Generally, it's fun to hear the songs I used sing along to when they came on the radio in the family car. Like, hey, "We Don't Have To Take Our Clothes Off" by Jermaine Stewart. I liked that one when it came out that summer. Lemme check those lyrics out:

Not a word, from your lips
You just took for granted that I want to skinny dip.
A quick hit, that's your game.
But I'm not a piece of meat, still you like my brain.

Night is young, so are we.
Let's get to know each other better, slow and easily.
Take my hand, let's hit the floor.
Shake our bodies to the music.
Maybe then you'll score.

So come on baby, won't you show some class
Why you want to move so fast.
We don't have to take our clothes off
To have a good time
Oh no
We could dance and party all night
And drink some cherry wine
Uh huh
We don't have to take our clothes off
To have a good time
Oh no
We could dance and party all night (all night)
And drink some cherry wine
Uh huh
Na na na na na na na . . . .

Just slow down if you want me
A man wants to be approached cool and romantically
I've got needs
Just like you
If the conversation's good
Vibrations through and through

So come on baby, won't you show some class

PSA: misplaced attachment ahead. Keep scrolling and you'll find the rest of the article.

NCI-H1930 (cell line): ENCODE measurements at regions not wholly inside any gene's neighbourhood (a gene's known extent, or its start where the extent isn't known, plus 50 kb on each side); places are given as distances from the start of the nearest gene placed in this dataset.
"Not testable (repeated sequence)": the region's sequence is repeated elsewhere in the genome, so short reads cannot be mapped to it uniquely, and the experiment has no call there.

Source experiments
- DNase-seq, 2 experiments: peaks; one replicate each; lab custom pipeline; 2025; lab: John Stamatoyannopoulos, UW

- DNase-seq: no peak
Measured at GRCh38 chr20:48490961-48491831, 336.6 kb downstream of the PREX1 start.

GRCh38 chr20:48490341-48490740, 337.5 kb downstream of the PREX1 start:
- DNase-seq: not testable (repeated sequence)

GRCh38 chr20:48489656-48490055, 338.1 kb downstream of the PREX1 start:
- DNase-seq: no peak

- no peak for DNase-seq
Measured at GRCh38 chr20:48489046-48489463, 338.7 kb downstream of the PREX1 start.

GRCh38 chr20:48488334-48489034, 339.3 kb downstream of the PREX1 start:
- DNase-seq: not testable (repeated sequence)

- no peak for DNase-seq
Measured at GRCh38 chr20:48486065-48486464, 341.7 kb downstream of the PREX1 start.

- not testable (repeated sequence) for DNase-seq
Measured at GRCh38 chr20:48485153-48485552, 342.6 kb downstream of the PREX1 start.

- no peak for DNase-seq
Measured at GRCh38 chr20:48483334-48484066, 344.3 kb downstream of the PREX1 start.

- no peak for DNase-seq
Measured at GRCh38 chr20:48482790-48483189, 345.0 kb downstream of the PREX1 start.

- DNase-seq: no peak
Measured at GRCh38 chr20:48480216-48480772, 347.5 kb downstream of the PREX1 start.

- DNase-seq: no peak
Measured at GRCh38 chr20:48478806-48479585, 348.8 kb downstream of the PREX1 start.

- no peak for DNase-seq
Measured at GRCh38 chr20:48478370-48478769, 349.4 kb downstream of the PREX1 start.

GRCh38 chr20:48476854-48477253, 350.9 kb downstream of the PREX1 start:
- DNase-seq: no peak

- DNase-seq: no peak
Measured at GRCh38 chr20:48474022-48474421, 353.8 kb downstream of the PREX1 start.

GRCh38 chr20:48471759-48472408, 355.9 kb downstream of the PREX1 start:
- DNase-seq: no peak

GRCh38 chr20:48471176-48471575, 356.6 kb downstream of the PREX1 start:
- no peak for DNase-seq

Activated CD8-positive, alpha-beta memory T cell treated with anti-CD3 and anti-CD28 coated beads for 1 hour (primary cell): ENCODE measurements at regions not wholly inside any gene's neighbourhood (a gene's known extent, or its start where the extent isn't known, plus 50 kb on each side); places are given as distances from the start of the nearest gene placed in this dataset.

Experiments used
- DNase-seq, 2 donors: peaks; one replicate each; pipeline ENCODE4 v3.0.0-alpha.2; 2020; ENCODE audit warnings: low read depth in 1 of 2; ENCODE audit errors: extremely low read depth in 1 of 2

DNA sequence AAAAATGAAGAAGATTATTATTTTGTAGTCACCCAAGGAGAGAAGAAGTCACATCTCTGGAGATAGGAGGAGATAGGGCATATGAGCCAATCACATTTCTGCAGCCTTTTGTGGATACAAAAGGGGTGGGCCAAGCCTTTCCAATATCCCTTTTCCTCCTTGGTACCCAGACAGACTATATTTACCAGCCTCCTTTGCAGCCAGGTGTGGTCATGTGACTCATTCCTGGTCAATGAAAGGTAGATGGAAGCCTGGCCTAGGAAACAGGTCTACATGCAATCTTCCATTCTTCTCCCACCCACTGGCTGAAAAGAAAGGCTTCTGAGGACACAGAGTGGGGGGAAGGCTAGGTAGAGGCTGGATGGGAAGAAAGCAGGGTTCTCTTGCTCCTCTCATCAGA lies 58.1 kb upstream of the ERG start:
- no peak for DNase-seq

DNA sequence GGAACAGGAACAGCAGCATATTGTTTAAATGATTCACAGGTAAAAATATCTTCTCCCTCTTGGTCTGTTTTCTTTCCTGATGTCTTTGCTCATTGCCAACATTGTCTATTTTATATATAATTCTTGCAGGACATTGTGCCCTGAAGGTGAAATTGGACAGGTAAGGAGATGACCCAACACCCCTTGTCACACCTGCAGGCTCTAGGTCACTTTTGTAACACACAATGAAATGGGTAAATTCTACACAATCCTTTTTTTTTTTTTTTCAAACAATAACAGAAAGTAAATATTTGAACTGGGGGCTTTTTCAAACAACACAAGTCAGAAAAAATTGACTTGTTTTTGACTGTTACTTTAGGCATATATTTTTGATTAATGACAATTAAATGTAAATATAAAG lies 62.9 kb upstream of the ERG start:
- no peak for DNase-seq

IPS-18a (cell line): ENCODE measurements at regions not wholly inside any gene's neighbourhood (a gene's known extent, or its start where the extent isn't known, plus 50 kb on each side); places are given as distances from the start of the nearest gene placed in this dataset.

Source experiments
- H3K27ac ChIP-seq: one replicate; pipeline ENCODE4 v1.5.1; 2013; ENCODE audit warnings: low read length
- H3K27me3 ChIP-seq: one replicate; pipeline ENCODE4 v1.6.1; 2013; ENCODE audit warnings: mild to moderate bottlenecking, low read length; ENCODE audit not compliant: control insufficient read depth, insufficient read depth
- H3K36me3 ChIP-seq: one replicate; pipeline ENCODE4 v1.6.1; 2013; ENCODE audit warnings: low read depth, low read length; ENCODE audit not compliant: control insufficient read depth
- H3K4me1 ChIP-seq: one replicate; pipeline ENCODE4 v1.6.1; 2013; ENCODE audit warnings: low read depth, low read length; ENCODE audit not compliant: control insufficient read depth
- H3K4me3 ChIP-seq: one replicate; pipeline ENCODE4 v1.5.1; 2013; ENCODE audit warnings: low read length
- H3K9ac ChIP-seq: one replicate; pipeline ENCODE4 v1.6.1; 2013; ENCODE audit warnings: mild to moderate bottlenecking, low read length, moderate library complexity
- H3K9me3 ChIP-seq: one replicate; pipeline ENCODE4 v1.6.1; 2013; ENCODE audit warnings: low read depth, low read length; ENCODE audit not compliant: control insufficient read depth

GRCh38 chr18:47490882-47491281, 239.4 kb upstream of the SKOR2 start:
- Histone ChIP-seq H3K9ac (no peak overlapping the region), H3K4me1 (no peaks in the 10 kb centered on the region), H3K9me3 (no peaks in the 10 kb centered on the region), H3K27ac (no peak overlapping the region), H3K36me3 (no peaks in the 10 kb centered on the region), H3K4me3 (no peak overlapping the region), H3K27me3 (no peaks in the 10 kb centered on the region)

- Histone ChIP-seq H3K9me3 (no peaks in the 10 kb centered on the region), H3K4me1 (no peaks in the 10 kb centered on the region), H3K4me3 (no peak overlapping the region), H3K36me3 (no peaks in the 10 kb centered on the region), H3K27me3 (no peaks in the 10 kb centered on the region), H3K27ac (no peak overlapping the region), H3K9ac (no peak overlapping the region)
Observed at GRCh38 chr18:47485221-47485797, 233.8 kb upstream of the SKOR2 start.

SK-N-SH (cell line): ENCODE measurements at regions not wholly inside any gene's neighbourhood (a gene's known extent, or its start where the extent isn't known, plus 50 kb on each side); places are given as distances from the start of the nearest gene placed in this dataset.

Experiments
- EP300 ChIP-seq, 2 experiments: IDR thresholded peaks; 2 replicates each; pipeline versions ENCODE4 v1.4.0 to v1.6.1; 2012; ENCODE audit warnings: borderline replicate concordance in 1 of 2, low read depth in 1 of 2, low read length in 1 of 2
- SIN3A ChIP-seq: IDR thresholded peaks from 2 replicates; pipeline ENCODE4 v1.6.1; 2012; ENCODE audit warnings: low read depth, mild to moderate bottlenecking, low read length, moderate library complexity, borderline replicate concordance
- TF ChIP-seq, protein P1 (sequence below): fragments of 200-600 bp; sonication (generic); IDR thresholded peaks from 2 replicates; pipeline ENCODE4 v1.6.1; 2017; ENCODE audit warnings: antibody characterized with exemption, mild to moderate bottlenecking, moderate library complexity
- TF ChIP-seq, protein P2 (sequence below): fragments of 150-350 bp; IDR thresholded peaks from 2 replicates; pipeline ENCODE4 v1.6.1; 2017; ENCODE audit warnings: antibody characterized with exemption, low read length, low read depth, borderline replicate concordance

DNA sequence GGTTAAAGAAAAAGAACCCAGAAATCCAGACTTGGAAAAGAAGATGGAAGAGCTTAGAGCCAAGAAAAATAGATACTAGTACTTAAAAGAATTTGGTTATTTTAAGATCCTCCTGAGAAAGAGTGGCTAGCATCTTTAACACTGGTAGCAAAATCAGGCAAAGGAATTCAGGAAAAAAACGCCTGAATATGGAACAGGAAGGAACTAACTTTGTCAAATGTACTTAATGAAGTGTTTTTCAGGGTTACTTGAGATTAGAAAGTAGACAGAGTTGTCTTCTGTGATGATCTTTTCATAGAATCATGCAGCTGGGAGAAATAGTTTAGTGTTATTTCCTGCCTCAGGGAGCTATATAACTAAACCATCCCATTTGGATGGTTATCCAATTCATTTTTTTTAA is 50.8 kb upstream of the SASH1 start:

Why you want to move so fast
We don't have to take our clothes off
To have a good time
Oh no
We could dance and party all night (all night)
And drink some cherry wine
Uh huh
Na na na na na na . . .

Repeat until fade.

Dear Lord. I really hope I never sang that out loud. Maybe if I dance and party all night (all night) and drink some cherry wine (uh huh), I'll forget ever liking this song. I mean, I actually liked a song with lines like "You just took for granted I want to skinny dip" and "A man wants to be approached cool and romantically"? Really? I blame it on the "na na na na na na na na na"s. Or too much Catholic school. Or, I don't know, something. Anything. Help me. I feel cold and ashamed.

So, I am now having second thoughts about nostalgia. Maybe I should have waited 'til 40.


Because I haven't talked about game shows in awhile

GSN, which has recently been banished deep into the Jersey City Comcast lineup, will be airing a special about one of Tinsel and Rot's heroes, the brilliant Chuck Barris, this Sunday, December 10, at 8 p.m. And there will be a three-hour block of Barris game shows ("The Gong Show," "The Dating Game," "The Newlywed Game") on Saturday night, from 8 to 11 p.m. Joy.